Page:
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India’s GDP to grow at 7.5% in FY23 despite developed-economy recession; inflation to stay above 6% till Nov

India’s export outlook looks weak going forward amid global headwinds. Since exports were the key peg for strong real GDP growth in the first half of the current financial year, when domestic demand was in the early stages of its climb back to pre-covid levels, analysts at ICICI Securities have lowered their real GDP growth forecast for FY23 to 7.5%. As oil prices moderate, the fiscal and current account deficits are expected to moderate sharply in H2FY23. “Private investment should continue to accelerate in FY24, enabling real GDP growth of 8.3% despite the slowdown in export growth amid the US-led developed-economies’ recession in FY24,” analysts said.

Amid global headwinds such as high fuel and food prices, central government has taken some unexpected supply-side measures to fight inflation, including export duties on petroleum products, on iron and steel products, and a windfall tax on crude oil, and some refinery products. Export growth is being held back by the export duties on iron and steel, and on petroleum products, said ICICI Securities. According to the brokerage firm, export duties, although imposed by many countries amid this year’s unusual circumstances, are a retrograde step, they hurt the long-term credibility of local exporters, and can “cause lasting damage in the highly-competitive export markets, in which India had been gaining ground in CY21 and H1CY22”.

Additionally, these export duties and windfall taxes also cause mining output to decline, and industrial production to decelerate sharply. Industrial production decelerated drastically in July, growing just 2.4% on-year, dragging down the Apr-Jul growth rate to 10% on-year. According to analysts, the windfall tax on crude oil caused the output of crude to decline 3.8% on-year in July, while natural gas output declined 0.5% on-year. The export levy is likely to have impacted iron-ore production. “While the export duties on iron & steel and petroleum products are seen as temporary, they are clearly having an impact on industrial growth, and will consequently rein in real GDP growth in Q2FY23,” they said.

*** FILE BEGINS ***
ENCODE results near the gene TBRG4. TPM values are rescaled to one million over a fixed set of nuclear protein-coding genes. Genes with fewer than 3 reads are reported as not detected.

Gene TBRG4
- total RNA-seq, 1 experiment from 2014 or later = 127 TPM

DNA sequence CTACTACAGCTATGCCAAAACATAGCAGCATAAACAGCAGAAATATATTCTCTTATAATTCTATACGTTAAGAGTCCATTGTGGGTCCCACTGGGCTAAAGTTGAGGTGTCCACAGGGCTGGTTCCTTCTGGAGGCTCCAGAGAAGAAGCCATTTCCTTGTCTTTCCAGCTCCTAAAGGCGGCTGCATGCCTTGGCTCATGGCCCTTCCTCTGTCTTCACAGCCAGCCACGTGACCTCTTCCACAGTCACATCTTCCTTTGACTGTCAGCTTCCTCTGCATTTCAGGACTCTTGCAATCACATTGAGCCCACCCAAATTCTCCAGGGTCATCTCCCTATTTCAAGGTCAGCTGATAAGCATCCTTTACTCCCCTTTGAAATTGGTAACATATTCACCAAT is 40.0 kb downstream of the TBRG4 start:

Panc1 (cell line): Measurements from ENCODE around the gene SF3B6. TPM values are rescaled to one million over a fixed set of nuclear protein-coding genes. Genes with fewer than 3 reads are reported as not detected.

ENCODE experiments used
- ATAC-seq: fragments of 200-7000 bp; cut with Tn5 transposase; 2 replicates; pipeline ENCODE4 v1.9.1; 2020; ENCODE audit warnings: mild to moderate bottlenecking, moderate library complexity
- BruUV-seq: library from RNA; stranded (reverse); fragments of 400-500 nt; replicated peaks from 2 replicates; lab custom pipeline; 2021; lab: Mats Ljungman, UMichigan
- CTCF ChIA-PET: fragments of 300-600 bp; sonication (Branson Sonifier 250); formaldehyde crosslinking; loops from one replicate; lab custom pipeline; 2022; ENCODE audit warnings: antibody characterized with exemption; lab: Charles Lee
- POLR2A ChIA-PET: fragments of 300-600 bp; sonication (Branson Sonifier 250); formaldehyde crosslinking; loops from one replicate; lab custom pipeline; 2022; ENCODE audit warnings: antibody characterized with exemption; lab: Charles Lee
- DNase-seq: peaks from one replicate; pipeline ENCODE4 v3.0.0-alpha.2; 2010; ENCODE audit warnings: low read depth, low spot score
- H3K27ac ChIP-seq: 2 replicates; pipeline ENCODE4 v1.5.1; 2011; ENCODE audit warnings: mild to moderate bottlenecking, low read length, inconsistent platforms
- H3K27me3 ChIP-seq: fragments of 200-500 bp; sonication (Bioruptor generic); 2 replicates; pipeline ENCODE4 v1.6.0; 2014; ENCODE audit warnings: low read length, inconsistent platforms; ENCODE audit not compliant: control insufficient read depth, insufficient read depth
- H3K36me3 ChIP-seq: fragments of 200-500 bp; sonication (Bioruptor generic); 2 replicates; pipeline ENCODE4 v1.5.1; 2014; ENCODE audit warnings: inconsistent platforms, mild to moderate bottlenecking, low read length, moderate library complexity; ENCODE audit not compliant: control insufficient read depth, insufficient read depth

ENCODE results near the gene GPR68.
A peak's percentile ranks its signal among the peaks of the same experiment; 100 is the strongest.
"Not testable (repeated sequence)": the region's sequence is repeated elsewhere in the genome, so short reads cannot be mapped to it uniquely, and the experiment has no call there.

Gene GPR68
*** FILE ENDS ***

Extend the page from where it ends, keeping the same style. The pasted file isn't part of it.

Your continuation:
According to RBI’s assessment, India’s inflation peaked at 7.79% in the month of April. Since then the inflation has cooled to 7% in August. However, it still remains above RBI’s tolerance level of 6%. Since the RBI targets headline CPI inflation, rather than core inflation, the moderation in the latter to below 6% on-year provides no relief. Food inflation remains a challenge, hence analysts at ICICI Securities expect the RBI to raise its policy rate by another 50bp at its policy meeting at the end of this month, and a further 25 bps on 7th December to 6.15%. By that point, the strong kharif harvest is expected to moderate food prices. “That, and the cumulative impact of this year’s monetary tightening, should help bring headline CPI inflation back below 6% on-year in Nov’22 and beyond,” they added.
Source: Financial Express

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